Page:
The abnormal leaky blood vessels that form in wet AMD will appear as a white patch. Fluorescein angiography is essential in diagnosing or excluding wet AMD. It will also detect subtle changes in macular pigment due to dry AMD changes.

Transport

  • check with your doctor if driving is still safe and legal
  • abide by restrictions (eg. avoid driving at night/in bad weather)
  • use public transportation, local area transport services or volunteer driving networks where possible
  • ask family members and friend to help with transport

Home & Leisure

  • ensure your spectacles contain the best possible prescription
  • read large print books and magazines
  • ensure there is plenty of light when reading
  • magnify print on the computer
  • use specialised hand and stand magnifiers*
  • obtain specialised appliances with large numbers and displays (eg. clock faces and telephone number pads)*
  • remove hazards at home that may cause falls or injuries*
  • *see below for support networks who can offer/organise these services

Social Support

  • ask family and friends for help and support
  • ask Vision Retinal Institute staff for help accessing services
  • take advantage of community and online networks that can offer support and resources for people with AMD
  • Vision Australia: 37 Kent St, WOOLLOONGABBA QLD 4102
    Ph: 1300 847 46
    Site: www.visionaustralia.org.au
  • LifeTec QLD: Level 1 Reading Newmarket, Newmarket Rd,
    NEWMARKET QLD 4051
    Ph: 1300 885 886 Site: www.lifetec.org.au
  • Macular Degeneration Foundation:
    Ph: 1800 111 709 Site: www.mdfoundation.com.au

Age-related macular degeneration (AMD) is a disease that affects the macula and blurs the central vision. Damage from AMD is thought to be due to oxidative stress and accumulation of waste products generated by metabolic processes within the retina.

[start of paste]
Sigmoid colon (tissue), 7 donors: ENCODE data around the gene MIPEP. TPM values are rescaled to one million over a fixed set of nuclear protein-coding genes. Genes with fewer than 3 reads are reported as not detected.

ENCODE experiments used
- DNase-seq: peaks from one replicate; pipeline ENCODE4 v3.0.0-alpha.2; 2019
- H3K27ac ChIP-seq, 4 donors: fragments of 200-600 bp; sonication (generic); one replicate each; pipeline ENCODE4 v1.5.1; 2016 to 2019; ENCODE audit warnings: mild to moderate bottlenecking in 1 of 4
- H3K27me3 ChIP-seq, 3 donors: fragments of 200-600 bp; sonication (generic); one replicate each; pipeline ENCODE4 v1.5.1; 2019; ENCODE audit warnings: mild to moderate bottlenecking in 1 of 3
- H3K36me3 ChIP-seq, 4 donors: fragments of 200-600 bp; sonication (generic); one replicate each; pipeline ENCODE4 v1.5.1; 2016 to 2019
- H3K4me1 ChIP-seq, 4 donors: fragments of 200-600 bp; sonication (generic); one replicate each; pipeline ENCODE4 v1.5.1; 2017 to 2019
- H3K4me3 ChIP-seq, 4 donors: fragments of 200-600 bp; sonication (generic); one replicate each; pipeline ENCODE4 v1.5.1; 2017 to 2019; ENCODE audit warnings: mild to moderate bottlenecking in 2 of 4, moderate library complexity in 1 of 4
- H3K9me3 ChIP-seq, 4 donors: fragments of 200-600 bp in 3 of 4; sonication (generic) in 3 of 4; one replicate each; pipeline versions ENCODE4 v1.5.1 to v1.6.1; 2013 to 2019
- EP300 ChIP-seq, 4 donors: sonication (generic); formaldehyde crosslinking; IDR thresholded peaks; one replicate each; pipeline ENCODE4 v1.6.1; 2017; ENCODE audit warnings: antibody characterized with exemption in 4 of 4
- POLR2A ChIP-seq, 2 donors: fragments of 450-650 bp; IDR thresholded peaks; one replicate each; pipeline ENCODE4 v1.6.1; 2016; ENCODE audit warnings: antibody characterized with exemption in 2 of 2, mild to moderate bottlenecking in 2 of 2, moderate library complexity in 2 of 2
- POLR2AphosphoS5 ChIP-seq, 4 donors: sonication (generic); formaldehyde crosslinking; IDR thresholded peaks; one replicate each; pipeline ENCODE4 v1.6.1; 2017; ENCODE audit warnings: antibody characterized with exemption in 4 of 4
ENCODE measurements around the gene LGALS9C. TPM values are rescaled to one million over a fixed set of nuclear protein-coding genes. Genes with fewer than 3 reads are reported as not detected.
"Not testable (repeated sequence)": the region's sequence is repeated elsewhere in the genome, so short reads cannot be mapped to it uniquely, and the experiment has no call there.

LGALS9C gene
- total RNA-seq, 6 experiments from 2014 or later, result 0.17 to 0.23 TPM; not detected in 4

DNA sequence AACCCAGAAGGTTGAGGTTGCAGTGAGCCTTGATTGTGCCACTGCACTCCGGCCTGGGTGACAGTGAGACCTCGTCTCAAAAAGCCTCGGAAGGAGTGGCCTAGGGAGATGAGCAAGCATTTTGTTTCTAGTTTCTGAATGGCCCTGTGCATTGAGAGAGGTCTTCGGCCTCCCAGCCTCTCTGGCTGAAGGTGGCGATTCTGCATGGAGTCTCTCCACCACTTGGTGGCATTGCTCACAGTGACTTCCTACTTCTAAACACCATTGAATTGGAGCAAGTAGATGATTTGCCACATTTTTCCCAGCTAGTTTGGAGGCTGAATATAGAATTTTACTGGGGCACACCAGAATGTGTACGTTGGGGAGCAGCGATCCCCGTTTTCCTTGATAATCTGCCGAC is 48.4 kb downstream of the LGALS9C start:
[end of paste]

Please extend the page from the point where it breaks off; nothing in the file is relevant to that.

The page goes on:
AMD generally affects people aged 50 years and older, and it is the most common cause of irreversible vision loss in this age group. AMD does not cause total blindness but it does interfere with many activities of daily living and can severely affect quality of life.

There are two main types of age-related macular degeneration: dry AMD and wet AMD:

Dry age-related macular degeneration:

In dry AMD, there is a gradual breakdown of the light-sensitive photoreceptors located at the macula. Dry AMD tends to progress gradually and usually both eyes are affected.

Symptoms of dry AMD include:

  • need for increased light when reading or doing close work
  • difficulty adjusting to low light levels
  • increased blur when reading
  • reduced intensity or brightness of colours
  • difficulty recognising faces

Wet age-related macular degeneration:

In wet AMD, abnormal blood vessels start to grow under the macula. These new blood vessels are very fragile and will leak blood and fluid. Unlike dry AMD, damage to the macula and loss of central vision will occur rapidly in wet AMD. Wet AMD is a treatable condition but early detection is critical for stabilising vision.

Symptoms of wet AMD include:

  • distortion of printed words
  • distortion of straight lines (often will appear wavy), most clearly picked up with an Amsler grid

If you notice any sudden distortion in your vision, contact your eyecare practitioner immediately

The macula is a small area (5mm in size) located in the very central part of the back of the eye (the retina). The macula contains a higher concentration of photoreceptors (cells which absorb light and transfer the information to the brain for visual interpretation) than the rest of the retina

The macula is responsible for providing sharp central vision as well as recognition of colours. We use our macula for all “straight-ahead” tasks such as driving, reading and recognising faces. The rest of the retina is used in peripheral, or side, vision.